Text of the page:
Do you now understand?

Yes. Every point mutation generates, a new allele that is very close to an existing allele. The number of these alleles is proportional to the population size now, not in the past.

@swamidass,

I really want to say I do understand. But I don’t see how we can cheer the 500,000 year conclusion, but using virtually the same vocabulary, condemn what appears to be also correct.

When I go back to your discussions with Venema in that thread, I found these three key postings (back in February of 2018 - - which is not that long ago !):

The first link is Chris Falter writing to you, @swamidass:

Then Venema writes these kind words (!) about you in response to Falter’s statement:

And then comes your lengthy reaction to Venema, where you invest considerable language to triangulate on his views. I note, with some disappointment (in connection to this sleuthing we are doing now) that I could not find any response from Venema. :frowning:

Maybe he wrote a response within a larger posting? I couldnt’ find it under the current time constraints.

Joshua, I have to wonder if we would still be having this dispute now if you had received some kind of an answer back then …

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My point exactly. Dennis goes into hiding on this one. This has happened several times. He does not want to clarify his error publicly. I understand. It is not a defensible error. It makes him look bad, as if he does not understand much population genetics. I would be concerned too. In the end, we all make mistakes that make us look bad. What matters is how we deal with it. Do we fix it when we say 1+1=3? Or do we ghost everyone?

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And yet the statement we all agree upon is that no 2 human sets of alleles could have produced the current human population within 500,000 years ago …

BUT… if someone says no 2 human sets of alleles could have produced the human population 12,000 years ago (implied time frame, not explicitly stated), he is wrong … unquestionably wrong.

This seems like an attempt to sqeeze Orang blood out of a Pongo specimen. It is not a useful application of your energy. You don’t appear to have a clean example of how his conclusion may have been right, but his terminology was wrong?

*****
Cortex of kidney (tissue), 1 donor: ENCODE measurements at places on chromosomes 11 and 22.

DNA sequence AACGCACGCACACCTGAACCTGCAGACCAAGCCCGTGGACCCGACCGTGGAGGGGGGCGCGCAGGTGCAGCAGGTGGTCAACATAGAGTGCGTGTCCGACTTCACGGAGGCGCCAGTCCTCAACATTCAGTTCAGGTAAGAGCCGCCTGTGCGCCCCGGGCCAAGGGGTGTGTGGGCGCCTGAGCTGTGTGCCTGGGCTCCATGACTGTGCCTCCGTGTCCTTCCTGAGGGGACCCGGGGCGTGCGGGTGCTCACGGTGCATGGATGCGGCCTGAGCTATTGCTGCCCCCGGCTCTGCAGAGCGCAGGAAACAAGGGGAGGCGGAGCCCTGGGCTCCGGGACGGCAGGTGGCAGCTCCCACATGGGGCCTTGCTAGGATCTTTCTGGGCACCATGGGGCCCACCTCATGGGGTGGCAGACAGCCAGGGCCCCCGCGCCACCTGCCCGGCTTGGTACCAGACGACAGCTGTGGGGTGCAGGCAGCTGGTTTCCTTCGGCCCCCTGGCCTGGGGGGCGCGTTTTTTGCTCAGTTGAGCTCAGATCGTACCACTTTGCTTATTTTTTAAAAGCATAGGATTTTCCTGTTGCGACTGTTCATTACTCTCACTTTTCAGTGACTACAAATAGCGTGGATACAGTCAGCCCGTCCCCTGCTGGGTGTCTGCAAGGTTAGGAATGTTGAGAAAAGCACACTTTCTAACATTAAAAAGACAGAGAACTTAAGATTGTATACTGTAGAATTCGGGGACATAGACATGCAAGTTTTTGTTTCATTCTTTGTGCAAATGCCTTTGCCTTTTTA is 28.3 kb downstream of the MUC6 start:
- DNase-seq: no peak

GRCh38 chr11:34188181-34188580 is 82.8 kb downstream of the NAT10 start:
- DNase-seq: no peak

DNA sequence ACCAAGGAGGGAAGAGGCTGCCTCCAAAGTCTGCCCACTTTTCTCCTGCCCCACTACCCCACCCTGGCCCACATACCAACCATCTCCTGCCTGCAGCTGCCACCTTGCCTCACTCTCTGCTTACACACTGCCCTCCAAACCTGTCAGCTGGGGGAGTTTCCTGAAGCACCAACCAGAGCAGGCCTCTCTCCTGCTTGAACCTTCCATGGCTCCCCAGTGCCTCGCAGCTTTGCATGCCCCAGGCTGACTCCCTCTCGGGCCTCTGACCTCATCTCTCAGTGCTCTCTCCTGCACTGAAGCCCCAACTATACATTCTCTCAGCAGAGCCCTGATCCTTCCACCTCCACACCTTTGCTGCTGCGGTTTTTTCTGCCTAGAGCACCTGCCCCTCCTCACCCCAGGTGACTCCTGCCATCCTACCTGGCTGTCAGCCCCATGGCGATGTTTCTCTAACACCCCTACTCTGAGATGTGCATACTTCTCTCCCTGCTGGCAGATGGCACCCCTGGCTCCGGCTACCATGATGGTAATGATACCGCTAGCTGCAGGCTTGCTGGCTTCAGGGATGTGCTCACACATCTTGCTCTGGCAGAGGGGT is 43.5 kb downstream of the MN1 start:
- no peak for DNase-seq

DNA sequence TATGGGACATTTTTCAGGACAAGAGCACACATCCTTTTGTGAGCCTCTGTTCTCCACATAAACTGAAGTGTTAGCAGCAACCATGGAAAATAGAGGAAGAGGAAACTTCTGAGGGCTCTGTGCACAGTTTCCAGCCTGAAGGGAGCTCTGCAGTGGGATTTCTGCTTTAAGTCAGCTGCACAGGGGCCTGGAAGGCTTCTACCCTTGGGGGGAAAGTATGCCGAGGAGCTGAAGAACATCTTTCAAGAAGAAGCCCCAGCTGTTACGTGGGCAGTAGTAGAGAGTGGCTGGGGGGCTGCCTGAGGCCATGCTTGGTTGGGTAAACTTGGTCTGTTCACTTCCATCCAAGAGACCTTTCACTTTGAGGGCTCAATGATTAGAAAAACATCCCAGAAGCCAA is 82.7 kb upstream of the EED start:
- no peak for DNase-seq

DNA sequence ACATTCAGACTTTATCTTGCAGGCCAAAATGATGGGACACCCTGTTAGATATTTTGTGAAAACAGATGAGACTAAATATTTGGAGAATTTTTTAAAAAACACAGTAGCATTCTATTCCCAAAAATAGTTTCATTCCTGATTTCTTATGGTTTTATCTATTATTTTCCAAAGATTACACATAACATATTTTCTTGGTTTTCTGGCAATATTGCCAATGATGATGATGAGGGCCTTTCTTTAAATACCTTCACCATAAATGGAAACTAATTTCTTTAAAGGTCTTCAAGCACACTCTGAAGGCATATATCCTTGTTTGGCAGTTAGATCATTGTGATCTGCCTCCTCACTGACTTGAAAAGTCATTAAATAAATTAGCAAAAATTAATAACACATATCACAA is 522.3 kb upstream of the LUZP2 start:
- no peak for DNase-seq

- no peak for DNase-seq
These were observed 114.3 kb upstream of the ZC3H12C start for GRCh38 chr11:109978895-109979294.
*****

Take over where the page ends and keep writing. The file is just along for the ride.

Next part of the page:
If you deserve justice from Venema, I would say the area you deserve justice about is more in: “Venema’s willing acknowledging the areas you were correct about” [aka: Genealogical Adam] - - rather than the areas "Venema may have been incorrect about."

Yes. It could, however, produce the same “number of alleles,” which is what the YEC paper is correctly arguing.

Do you meant to imply that Venema is incapable of honesty here? I hope that is not your claim. He is a good person doing the best he can. It is just hard to admit when we are wrong. I am sure he is capable of honesty.

I have been precisely claiming that he is incorrect. Is that what you think he is endorsing here?

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So… now we have the exact contrast!:
It is wrong to say:
“2 humans could not have produced the same number of alleles as today’s human population presents…”

But it is correct to say:
“2 humans could not have produced the differences seen in today’s human population”!

Wow… that’s a lot of heat for not much light! And I don’t think anyone even cares…

BUT. . .

I think the real problem was and still is that his book ERRONEOUSLY rejects the perfectly reasonable scenario of a Genealogical Adam - - where the genealogical aspects in question can and have been easily demonstrated by various computer simulations!

This is the “take away” that I think is fitting for your disappointment.

@swamidass,

I think the next time Venema is interviewed, he needs to come clean that the book was in error about its conclusion, and that he is now actually exploring the valid ramifications of your Genealogical Adam scenario!

Yes exactly.

That is not true. A lot of people care. There have been a disturbingly large amount of work responding to Venema’s claims, as if it was what population genetics teaches. That was a wild goose chase.

Why not during the podcast he recently gave? Nothing has changed over the last 8 months.